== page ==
Sets of ridges and troughs some 1000 km north of the giant Olympus Mons volcano contain a record of the intense tectonic stresses and strains experienced in the Acheron Fossae region on Mars 3.7–3.9 billion years ago.
This scene, captured by ESA's Mars Express on 4 May, focuses on the western part of Acheron Fossae, an isolated block of ancient terrain that covers an area about 800 km long and 280 km wide and stands up to 2 km higher than the surrounding plains.
Acheron Fossae is part of a network of fractures that radiates from the Tharsis 'bulge' some 1000 km to the south, home to the largest volcanoes on Mars. As the Tharsis region swelled with hot material rising from deep inside Mars as the volcanoes formed, it stretched and pulled apart the crust along lines of weakness over a wide area.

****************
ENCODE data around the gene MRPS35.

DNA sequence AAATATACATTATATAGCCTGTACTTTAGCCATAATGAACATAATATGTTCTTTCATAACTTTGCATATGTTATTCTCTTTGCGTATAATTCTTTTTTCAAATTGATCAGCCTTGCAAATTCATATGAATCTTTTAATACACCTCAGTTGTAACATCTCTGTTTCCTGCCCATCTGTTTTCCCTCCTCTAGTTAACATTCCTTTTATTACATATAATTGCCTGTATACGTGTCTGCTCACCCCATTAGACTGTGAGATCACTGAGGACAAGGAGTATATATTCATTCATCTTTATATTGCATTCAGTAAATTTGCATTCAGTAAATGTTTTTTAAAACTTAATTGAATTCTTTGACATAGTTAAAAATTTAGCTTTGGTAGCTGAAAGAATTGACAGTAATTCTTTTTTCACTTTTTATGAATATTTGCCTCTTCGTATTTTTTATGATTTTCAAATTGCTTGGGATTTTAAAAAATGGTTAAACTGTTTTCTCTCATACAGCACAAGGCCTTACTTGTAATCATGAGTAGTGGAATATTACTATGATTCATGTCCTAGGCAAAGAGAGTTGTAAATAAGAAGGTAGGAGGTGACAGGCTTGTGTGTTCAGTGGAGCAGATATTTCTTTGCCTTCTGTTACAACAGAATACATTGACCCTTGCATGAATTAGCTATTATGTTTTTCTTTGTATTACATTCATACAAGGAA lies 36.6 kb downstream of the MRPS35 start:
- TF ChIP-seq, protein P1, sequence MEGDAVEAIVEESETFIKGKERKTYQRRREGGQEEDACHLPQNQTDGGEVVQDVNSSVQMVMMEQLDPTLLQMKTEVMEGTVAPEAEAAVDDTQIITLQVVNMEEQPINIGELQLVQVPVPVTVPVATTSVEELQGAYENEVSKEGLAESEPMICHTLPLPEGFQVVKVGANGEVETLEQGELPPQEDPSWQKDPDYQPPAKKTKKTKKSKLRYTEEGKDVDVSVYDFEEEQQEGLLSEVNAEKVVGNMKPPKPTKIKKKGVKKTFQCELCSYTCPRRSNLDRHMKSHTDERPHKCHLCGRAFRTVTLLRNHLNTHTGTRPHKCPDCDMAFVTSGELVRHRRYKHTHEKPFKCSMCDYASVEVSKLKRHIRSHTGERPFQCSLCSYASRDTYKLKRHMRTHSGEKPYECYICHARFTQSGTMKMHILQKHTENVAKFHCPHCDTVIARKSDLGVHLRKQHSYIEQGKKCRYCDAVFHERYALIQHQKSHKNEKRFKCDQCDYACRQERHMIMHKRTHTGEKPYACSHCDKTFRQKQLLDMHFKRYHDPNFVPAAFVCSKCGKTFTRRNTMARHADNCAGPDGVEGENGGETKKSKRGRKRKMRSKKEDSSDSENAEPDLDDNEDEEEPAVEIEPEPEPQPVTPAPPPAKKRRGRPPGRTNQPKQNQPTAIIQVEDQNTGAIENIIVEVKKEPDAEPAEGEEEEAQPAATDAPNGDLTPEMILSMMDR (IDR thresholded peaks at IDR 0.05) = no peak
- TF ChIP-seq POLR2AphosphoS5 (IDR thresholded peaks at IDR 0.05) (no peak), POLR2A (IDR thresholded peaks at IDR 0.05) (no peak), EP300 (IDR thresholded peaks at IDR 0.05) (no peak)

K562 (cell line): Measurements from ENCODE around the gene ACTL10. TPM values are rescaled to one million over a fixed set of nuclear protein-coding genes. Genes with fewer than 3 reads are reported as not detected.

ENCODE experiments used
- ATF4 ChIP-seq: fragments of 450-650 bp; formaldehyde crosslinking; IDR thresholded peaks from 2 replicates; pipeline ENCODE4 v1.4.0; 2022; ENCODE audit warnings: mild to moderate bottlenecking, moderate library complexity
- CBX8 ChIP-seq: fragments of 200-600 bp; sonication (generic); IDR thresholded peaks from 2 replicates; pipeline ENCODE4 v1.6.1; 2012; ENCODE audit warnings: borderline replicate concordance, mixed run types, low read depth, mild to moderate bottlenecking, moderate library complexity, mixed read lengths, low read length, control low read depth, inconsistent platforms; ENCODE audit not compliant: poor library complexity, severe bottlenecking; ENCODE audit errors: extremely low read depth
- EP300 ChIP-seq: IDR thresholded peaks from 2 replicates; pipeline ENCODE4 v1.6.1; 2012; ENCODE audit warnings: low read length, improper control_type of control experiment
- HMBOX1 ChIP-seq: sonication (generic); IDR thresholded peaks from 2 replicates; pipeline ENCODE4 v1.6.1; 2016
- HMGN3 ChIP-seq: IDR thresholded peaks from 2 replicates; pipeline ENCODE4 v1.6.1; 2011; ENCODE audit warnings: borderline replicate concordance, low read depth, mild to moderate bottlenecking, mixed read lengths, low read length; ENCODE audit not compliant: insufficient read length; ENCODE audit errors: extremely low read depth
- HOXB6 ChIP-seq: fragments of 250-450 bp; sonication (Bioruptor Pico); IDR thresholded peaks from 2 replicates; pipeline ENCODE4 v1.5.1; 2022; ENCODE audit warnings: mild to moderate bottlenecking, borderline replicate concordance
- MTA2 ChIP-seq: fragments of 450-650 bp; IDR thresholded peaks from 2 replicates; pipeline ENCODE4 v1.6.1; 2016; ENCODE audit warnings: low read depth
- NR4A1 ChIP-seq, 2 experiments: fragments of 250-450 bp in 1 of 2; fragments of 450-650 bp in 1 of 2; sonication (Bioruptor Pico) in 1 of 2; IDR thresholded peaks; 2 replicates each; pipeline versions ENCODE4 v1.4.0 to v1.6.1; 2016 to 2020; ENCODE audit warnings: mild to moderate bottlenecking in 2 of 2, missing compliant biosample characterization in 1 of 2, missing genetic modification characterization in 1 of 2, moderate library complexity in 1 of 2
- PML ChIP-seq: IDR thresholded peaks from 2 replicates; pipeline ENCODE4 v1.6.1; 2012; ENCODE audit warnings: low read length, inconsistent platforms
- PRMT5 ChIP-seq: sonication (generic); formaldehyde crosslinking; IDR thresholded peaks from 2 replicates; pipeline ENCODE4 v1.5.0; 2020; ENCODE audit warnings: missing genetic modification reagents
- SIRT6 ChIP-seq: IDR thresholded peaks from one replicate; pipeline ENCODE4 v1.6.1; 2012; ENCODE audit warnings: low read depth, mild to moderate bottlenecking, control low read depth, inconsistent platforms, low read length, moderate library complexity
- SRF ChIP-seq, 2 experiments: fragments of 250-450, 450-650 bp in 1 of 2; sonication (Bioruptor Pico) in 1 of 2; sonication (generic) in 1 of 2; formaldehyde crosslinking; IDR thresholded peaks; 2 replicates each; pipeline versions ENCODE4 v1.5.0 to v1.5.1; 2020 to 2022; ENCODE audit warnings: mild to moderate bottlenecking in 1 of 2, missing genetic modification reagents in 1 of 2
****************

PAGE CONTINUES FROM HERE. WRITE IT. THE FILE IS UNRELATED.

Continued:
This process gave rise to the classic 'horst and graben' system – a series of depressions (graben) bounded by faults and uplifted blocks (horsts) either side of the graben.
The pattern of cross-cutting faults seen in various places in Acheron Fossae implies the region experienced stresses from different directions over time, suggesting a complex history.
Part of a dominant, curved ridge that extends through the entire region is seen in the lower left of the scene. It may be an ancient graben that has since been filled with material that has flowed along it, possibly from rock-laden glaciers that were deposited in more recent cold climatic conditions, long after the graben itself formed.
Acheron Fossae has been likened to Earth's continental rift systems. Major rift zones on Earth are associated with plate tectonics, such as mid-ocean ridges that are spreading apart.
On Mars, rifts are important for studies of the general evolution of the crust as well as the thermal evolution of the deeper subsurface.
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